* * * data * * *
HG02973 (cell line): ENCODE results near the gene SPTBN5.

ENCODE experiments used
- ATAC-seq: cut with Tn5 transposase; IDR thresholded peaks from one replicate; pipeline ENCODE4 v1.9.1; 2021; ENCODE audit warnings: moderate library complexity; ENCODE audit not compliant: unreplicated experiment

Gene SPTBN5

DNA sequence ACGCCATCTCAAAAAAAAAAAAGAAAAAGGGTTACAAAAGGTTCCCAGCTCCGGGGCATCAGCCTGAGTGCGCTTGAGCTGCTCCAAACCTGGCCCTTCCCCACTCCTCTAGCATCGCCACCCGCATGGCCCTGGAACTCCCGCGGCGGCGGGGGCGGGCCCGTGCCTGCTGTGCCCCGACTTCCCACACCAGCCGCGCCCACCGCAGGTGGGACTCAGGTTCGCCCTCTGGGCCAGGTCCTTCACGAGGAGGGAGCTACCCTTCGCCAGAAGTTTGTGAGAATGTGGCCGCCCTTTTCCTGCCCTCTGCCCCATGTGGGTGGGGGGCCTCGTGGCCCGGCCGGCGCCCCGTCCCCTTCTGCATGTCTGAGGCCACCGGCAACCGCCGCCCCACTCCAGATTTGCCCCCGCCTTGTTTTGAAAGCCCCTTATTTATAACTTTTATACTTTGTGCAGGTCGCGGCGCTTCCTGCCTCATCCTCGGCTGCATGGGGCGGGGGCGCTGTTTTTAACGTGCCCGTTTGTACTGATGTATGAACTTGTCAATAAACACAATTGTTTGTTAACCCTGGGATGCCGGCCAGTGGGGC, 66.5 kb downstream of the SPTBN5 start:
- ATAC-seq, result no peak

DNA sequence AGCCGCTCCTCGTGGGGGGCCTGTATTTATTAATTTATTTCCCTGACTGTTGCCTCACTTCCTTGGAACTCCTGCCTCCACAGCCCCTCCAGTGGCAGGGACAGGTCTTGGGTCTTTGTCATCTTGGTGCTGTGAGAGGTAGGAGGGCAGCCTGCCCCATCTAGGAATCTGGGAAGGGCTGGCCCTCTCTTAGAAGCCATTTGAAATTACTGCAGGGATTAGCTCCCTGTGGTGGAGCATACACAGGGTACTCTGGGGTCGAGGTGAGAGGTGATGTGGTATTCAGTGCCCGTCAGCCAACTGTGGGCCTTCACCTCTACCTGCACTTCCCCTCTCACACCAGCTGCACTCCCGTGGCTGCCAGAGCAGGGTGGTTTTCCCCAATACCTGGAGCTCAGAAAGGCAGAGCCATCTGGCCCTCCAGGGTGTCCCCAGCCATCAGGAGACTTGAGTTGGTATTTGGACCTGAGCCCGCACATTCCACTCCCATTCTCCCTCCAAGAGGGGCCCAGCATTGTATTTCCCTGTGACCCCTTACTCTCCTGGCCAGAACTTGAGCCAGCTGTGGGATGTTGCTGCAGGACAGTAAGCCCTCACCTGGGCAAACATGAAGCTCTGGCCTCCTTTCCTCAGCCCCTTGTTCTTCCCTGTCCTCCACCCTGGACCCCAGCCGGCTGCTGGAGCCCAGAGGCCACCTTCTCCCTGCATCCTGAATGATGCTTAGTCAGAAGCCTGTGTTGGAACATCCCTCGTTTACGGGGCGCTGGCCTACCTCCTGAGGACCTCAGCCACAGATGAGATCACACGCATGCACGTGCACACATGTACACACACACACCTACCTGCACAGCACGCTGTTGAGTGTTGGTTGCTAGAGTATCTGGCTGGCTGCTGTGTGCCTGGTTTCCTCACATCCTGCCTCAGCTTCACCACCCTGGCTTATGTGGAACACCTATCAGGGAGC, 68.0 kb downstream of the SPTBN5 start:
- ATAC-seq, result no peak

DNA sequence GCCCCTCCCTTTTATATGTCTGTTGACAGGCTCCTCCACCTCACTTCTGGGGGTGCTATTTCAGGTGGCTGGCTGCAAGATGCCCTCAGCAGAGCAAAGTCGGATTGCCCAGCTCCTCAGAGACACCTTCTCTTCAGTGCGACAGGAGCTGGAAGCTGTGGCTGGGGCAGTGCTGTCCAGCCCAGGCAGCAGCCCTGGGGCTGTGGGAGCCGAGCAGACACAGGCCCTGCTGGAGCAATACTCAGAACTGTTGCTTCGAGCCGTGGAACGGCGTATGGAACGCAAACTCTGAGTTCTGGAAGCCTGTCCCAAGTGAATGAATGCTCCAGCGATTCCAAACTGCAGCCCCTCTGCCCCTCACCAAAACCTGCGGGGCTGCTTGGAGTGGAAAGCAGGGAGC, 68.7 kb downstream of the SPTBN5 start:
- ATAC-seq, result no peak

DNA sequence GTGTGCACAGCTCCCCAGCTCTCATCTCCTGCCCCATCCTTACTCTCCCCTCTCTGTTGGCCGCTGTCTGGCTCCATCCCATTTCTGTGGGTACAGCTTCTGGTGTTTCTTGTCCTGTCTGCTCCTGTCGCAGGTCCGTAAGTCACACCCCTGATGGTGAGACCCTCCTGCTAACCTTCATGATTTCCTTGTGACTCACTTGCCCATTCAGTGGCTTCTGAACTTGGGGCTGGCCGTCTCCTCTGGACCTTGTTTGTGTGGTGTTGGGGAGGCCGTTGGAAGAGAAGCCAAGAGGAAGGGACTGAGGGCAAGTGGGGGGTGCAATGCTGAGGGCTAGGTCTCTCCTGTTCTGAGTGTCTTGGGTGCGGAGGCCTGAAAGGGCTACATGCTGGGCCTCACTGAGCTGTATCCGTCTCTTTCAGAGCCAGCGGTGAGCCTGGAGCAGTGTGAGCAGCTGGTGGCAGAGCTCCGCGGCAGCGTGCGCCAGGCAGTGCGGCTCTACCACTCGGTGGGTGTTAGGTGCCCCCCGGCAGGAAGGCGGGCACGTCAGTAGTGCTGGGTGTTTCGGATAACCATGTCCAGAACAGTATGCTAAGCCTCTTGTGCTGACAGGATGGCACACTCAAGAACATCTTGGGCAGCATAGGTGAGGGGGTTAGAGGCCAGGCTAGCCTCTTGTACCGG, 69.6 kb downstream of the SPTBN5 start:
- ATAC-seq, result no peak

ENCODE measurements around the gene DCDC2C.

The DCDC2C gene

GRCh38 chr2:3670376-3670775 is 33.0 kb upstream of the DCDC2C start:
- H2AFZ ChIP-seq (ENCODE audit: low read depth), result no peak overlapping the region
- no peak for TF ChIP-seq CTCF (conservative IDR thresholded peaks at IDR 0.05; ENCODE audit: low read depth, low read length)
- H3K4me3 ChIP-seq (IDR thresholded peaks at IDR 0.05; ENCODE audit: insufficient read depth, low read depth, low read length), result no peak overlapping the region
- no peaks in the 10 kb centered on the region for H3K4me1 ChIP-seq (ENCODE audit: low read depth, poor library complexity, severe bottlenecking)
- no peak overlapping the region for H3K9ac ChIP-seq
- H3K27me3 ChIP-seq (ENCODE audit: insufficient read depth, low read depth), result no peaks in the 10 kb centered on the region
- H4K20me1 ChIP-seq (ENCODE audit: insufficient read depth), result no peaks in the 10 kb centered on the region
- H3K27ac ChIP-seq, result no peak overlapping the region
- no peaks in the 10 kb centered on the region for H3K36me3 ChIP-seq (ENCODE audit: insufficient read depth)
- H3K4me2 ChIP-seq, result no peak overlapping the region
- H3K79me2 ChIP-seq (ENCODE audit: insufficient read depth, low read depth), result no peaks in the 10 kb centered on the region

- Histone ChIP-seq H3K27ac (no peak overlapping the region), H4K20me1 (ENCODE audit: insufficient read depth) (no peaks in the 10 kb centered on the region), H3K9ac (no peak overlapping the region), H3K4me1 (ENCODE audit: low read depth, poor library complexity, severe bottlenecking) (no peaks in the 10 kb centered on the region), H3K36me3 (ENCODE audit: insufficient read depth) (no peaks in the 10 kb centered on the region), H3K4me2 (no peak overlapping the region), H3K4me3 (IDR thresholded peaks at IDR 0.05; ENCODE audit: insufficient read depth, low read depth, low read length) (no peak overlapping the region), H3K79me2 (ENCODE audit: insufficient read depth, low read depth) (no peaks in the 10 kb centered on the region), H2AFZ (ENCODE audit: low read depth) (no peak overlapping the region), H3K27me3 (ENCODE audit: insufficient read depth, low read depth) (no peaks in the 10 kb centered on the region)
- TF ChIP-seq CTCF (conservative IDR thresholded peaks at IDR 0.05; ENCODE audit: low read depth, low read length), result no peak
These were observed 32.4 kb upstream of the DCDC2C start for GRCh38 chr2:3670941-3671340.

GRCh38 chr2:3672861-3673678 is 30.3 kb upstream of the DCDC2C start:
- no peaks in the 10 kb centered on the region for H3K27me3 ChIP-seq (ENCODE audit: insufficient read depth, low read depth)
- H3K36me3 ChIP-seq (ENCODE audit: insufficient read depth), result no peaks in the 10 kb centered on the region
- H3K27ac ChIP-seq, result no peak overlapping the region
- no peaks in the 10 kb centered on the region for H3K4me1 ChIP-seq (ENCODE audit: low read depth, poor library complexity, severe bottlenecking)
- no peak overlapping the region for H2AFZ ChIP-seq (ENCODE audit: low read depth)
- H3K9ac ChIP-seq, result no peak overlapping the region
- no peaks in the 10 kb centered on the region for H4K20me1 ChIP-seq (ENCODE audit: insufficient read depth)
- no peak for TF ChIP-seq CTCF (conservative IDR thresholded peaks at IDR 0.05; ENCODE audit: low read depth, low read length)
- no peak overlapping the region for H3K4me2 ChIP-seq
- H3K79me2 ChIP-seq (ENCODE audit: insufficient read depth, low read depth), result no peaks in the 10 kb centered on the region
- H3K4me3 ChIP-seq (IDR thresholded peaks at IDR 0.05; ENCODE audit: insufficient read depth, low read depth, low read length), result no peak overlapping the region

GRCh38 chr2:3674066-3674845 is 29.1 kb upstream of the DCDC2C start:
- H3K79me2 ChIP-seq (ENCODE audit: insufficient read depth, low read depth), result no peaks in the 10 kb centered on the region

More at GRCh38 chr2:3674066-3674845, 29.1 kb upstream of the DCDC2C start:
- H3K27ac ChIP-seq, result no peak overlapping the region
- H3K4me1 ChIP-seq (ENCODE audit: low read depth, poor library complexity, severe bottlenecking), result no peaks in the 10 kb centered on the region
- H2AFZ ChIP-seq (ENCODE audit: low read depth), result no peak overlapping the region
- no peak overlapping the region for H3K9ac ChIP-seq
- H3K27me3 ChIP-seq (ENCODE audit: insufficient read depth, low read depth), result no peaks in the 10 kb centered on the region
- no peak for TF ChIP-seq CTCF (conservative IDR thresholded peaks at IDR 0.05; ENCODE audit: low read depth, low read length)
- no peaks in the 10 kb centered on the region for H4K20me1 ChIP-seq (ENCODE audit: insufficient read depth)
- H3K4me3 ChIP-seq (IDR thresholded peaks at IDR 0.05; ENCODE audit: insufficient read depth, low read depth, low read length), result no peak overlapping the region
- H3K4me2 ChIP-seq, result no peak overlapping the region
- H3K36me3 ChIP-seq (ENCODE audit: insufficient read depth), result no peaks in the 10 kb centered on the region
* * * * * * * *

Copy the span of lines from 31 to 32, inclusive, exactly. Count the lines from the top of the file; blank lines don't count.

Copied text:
- no peaks in the 10 kb centered on the region for H3K27me3 ChIP-seq (ENCODE audit: insufficient read depth, low read depth)
- H3K36me3 ChIP-seq (ENCODE audit: insufficient read depth), result no peaks in the 10 kb centered on the region